One of the details I noticed in some of the reference images was the fixings around the armoured shroud. This image also shows the detail in the release mechanism for the float. A detail that is painfully absent from the kit.
I added the screw detail with a 0.6mm punch and die set and thin styrene. Granted, the detail was a little overscale, but I thought it might have been an interesting addition, so left them in place.
Another detail I noticed in a lot of the reference images was the strapping around the boat. 
Thin strips of lead foil were cut and fine detail added with a riveting tool to add something that resembled a screwhead. Overscale again, but something to add a little texture and life to the model.
I’d been planning on sourcing some aftermarket wing-nuts to add to the model, but unfortunately the search was unsuccessful. The kit comes with the nuts as photo etch parts, but the two dimensional look was less than ideal. Whilst they weren’t perfect, something was better than nothing… so I ended up using them. As a point of interest, I drilled the positions around the large access hatch. I was planning on posing it open, so the absence of wing nuts in this position was plausible and the holes added something a little different to the model.
As I alluded to earlier, the release mechanism for the float was all but ignored in the kit. I removed the moulded detail and drilled some holes in the main structure to house the release rods.
Fine styrene sheet, stretched sprue and lead wire was used to scratch build the mechanism. It was far from perfect but a vast improvement on the attempt that came with the kit.
The model was them primed using Mr Surfacer 1200 and a basic pre-shade was applied.
The base layer was sprayed using MRP Light Grey and was lightened in sections with flat white.
The waterline was masked, and a mix of Flat Black and German Grey was applied. The mix was disrupted by lightening the mix with Light grey and spraying in a random way.
The floatation device was painted and added to the rear of the boat.A thinned mix of Starship Filth oil paint was then applied as a pin wash. The depth of the colour dragged the tone of the model down to a level I was happy with as well as highlighting the recesses and details.
The framework at the bow with the detonation trigger was attached to the model and received some light chipping with a sponge and Black Brown acrylic paint. Small dots of white and light grey oil paints were hen applied to the top edges of the model and dragged in a downward motion using a flat brush lightly moistened with white spirit. The effect helps give a faded and worn look to the model. It is particularly apparent in the dark sections of the paintwork.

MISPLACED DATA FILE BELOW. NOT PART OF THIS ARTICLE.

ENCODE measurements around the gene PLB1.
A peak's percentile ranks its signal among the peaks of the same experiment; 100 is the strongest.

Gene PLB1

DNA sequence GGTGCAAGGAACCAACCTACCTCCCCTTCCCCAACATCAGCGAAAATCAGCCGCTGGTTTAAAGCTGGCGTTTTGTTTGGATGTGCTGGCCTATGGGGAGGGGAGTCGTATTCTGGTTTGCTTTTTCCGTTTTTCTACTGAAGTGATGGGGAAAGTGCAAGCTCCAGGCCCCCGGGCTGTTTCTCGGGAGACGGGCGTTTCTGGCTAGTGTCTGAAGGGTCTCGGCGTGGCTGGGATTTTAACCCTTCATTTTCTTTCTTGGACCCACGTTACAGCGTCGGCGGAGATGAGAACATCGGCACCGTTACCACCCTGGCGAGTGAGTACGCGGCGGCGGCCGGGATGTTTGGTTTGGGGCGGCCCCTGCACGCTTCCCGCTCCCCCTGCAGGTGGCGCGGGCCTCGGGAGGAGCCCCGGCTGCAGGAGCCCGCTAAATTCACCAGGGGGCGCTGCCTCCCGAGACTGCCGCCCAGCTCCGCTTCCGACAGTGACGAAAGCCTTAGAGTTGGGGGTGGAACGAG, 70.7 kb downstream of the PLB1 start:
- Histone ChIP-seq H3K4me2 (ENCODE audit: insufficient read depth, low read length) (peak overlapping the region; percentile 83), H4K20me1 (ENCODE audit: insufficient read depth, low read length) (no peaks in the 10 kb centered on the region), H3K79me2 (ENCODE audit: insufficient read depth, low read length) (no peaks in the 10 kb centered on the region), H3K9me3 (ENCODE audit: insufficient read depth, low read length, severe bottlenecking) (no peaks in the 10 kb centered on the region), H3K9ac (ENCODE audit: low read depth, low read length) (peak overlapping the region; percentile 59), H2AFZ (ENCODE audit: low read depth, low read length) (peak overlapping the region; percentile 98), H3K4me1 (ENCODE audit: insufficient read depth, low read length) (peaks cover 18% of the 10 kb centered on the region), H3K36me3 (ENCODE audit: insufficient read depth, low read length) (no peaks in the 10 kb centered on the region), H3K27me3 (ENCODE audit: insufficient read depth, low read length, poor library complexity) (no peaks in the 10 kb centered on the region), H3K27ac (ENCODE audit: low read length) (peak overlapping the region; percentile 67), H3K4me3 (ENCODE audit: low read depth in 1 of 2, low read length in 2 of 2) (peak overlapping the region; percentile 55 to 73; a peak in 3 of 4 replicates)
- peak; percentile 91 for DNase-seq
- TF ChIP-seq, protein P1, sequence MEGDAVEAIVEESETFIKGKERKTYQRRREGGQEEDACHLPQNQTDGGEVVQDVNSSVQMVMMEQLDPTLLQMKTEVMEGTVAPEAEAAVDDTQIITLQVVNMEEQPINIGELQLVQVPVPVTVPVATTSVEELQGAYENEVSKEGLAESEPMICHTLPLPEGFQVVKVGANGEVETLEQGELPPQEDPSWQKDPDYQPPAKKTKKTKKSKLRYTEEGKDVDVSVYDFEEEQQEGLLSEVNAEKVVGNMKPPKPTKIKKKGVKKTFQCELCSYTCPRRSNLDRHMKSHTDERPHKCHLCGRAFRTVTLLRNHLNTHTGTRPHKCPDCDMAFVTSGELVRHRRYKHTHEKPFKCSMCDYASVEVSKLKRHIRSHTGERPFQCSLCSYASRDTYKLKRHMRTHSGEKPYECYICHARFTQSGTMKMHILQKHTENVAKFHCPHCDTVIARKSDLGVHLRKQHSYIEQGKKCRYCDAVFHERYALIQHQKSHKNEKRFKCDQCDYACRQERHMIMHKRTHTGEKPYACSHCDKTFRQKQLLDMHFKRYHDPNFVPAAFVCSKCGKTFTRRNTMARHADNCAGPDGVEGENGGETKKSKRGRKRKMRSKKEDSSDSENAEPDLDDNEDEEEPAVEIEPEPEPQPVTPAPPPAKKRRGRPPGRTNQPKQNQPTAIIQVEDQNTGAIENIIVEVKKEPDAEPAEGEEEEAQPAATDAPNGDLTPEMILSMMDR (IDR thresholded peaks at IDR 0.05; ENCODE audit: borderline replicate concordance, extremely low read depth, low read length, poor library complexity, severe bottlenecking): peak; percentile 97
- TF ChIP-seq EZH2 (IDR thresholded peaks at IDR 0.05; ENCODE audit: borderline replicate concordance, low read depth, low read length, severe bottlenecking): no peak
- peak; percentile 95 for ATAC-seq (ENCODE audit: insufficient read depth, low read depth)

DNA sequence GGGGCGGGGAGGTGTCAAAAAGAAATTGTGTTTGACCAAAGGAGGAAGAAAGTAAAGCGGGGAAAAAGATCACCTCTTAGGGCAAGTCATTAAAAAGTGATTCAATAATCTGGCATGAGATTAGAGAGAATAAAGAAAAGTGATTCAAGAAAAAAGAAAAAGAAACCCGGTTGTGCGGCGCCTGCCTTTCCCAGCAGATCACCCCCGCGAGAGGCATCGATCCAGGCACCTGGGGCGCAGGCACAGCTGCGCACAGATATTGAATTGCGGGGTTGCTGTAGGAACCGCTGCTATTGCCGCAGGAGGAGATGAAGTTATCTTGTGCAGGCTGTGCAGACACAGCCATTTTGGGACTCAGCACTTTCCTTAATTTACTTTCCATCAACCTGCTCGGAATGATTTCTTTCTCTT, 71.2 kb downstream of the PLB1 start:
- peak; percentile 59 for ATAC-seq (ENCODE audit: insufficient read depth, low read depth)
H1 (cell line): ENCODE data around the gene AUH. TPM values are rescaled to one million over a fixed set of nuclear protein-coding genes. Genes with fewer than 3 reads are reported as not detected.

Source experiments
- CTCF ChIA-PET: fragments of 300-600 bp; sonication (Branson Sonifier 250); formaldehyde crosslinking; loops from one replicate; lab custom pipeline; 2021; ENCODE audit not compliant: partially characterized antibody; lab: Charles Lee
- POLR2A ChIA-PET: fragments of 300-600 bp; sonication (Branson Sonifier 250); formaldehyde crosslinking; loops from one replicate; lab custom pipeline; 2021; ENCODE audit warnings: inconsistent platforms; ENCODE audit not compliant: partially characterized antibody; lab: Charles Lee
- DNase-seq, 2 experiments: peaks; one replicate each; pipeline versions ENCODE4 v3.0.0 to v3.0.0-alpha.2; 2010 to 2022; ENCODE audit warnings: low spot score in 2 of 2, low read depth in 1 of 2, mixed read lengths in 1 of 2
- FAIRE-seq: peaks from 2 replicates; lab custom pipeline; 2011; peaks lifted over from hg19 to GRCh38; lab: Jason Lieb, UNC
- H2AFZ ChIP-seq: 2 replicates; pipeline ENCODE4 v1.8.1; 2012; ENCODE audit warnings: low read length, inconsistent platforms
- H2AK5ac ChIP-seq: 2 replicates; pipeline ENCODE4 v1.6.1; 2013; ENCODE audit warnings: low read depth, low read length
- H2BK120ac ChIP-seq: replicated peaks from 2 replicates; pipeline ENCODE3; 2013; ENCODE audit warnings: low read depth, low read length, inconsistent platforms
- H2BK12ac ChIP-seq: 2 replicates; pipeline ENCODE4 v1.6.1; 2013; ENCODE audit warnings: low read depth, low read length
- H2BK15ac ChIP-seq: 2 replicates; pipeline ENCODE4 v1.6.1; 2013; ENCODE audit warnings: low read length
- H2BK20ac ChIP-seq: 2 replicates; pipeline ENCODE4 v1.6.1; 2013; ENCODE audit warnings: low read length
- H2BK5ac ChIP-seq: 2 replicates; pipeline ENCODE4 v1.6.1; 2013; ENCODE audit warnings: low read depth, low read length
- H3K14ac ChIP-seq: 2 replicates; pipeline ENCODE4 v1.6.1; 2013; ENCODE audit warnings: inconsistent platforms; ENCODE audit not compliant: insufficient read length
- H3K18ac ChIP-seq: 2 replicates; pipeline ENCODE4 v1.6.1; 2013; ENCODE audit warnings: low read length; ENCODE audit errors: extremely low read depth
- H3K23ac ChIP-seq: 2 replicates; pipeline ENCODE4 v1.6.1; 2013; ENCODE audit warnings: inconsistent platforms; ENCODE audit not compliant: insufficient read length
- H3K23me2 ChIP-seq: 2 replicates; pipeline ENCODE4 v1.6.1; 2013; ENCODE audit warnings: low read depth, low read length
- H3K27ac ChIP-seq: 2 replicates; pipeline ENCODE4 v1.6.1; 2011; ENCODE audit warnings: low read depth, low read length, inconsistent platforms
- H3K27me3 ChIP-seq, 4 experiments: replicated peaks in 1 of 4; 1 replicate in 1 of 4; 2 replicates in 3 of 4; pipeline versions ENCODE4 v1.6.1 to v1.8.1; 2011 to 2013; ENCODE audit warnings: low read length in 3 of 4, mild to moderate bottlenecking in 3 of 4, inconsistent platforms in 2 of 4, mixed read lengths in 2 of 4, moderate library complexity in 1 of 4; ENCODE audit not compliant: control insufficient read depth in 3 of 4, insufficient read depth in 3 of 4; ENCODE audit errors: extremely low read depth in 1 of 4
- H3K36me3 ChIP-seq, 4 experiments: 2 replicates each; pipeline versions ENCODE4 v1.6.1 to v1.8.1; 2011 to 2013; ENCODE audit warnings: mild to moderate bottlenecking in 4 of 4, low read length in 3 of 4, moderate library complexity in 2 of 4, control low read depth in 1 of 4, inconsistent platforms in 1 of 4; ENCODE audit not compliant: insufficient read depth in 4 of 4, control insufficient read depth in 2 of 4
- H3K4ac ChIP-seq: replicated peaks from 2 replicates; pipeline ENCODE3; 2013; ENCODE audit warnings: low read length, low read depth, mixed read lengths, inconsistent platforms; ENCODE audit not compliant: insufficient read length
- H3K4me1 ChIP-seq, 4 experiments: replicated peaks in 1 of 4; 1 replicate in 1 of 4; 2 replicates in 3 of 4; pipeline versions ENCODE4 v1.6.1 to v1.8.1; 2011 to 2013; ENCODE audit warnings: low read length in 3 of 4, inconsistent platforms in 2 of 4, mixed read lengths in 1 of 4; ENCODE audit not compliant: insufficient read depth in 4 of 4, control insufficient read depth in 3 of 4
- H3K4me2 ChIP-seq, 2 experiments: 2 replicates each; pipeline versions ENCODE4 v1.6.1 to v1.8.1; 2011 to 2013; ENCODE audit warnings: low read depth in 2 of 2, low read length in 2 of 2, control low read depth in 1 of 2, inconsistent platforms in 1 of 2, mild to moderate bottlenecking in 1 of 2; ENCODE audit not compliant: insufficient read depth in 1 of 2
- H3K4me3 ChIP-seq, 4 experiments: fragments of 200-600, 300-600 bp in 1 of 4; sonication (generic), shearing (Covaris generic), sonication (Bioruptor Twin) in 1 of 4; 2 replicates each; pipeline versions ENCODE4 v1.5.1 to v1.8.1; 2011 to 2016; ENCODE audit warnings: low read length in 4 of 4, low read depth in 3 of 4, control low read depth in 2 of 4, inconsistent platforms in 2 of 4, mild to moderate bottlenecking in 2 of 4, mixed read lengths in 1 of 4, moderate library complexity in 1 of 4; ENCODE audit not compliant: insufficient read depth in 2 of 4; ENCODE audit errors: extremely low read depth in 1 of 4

The propeller section was also attached at this point. The propeller assembly received some light chipping with a sponge and aluminium acrylic paint.
The figure was painted using acrylics, and with that the model was complete.
This is a kit I have been wanting to build for years, so with the re-release it was the perfect time to put the excuses aside and add it to the cabinet.

The boat by itself without the figure
Like most of the Italeri models I have built over the years the kit itself provides a good, basic foundation to build on. For those modellers wanting to build straight out of the box then you will be satisfied. For those of you wanting to take the extra step and add more detail then the basics are there and ready to go. I’d love to see someone open the engine hatches up and add the detail in that section.

The added human part to the story is added...
This is an interesting subject and a reasonably simple build for anyone looking to take a dip into a nautical subject. The size of the subject and the scale of the kit make it perfect for a water-based diorama or vignette. Maybe for another day…

Clayton Ockerby

Thanks to Italeri for sending this kit to Clayton to build for you. The link to this kit on Italeri's website is here...
You can see more of Clayton's work on his Facebook page - Workbench Hobbies